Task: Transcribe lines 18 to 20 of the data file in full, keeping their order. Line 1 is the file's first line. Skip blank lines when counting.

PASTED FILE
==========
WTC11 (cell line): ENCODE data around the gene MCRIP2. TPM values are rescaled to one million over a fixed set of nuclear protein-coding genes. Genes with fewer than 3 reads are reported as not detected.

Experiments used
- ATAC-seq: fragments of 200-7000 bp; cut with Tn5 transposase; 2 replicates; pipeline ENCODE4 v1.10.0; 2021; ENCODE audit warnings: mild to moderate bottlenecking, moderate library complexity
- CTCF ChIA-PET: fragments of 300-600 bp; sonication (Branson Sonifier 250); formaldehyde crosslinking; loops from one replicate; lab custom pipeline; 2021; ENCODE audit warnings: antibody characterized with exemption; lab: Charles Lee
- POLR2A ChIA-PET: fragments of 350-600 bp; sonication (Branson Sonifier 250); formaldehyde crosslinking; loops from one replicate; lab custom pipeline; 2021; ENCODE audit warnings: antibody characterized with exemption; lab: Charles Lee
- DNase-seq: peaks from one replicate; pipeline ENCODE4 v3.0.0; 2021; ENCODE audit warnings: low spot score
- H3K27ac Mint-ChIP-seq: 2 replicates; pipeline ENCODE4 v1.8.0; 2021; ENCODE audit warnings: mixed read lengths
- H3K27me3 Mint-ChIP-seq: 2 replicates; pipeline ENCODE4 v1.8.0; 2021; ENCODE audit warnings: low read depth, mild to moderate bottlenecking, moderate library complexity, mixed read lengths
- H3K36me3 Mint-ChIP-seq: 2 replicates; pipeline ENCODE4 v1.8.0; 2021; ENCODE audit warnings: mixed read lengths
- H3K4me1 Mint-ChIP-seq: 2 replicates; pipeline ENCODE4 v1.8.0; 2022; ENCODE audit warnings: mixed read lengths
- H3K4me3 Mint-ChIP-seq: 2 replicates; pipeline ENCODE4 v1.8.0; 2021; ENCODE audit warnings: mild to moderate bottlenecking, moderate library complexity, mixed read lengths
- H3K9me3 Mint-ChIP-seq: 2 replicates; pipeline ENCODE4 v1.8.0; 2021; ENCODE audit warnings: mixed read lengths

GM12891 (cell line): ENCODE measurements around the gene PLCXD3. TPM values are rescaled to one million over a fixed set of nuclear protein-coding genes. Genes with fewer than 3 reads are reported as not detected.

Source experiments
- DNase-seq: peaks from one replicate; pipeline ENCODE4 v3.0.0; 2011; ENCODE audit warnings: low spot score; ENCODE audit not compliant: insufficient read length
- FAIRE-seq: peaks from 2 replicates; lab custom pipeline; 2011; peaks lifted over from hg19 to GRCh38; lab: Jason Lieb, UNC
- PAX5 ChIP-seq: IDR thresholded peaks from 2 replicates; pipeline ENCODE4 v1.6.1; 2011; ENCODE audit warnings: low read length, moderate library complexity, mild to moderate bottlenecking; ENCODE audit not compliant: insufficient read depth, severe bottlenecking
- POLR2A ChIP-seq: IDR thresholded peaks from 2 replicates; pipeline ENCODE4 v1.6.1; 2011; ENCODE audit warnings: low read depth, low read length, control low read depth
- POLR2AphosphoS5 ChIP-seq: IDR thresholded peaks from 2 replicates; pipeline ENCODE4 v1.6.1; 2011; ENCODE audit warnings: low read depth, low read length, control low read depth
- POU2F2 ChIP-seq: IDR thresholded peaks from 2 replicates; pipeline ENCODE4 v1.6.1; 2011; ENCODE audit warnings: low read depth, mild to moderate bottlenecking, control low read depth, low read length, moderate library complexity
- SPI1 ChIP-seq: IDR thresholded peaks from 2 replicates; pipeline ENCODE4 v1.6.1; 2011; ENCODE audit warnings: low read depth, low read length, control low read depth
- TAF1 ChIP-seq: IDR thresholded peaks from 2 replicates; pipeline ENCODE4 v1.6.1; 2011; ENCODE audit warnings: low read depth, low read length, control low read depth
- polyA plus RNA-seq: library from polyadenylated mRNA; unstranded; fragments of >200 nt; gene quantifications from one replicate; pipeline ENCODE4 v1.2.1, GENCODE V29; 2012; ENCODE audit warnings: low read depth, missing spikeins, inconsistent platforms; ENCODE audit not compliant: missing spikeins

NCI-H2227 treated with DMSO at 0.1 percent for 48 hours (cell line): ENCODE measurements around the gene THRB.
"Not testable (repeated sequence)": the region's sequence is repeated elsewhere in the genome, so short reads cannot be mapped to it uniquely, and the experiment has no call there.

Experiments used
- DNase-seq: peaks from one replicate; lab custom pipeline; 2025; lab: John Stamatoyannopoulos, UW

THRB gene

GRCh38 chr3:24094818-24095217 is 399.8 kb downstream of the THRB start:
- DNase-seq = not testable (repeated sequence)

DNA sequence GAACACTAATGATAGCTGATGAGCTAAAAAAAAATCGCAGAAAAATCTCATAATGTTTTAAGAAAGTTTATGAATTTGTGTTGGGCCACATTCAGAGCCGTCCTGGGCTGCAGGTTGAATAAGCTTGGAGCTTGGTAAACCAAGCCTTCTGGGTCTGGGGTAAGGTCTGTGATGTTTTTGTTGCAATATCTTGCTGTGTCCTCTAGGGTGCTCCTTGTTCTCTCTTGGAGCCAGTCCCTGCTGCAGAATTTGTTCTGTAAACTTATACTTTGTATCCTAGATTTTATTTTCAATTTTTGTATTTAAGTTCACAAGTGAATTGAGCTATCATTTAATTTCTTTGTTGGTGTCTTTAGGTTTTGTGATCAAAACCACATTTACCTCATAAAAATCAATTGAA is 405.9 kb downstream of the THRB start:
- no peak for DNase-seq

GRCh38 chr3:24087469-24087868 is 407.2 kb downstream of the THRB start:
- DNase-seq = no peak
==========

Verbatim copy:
- POLR2A ChIP-seq: IDR thresholded peaks from 2 replicates; pipeline ENCODE4 v1.6.1; 2011; ENCODE audit warnings: low read depth, low read length, control low read depth
- POLR2AphosphoS5 ChIP-seq: IDR thresholded peaks from 2 replicates; pipeline ENCODE4 v1.6.1; 2011; ENCODE audit warnings: low read depth, low read length, control low read depth
- POU2F2 ChIP-seq: IDR thresholded peaks from 2 replicates; pipeline ENCODE4 v1.6.1; 2011; ENCODE audit warnings: low read depth, mild to moderate bottlenecking, control low read depth, low read length, moderate library complexity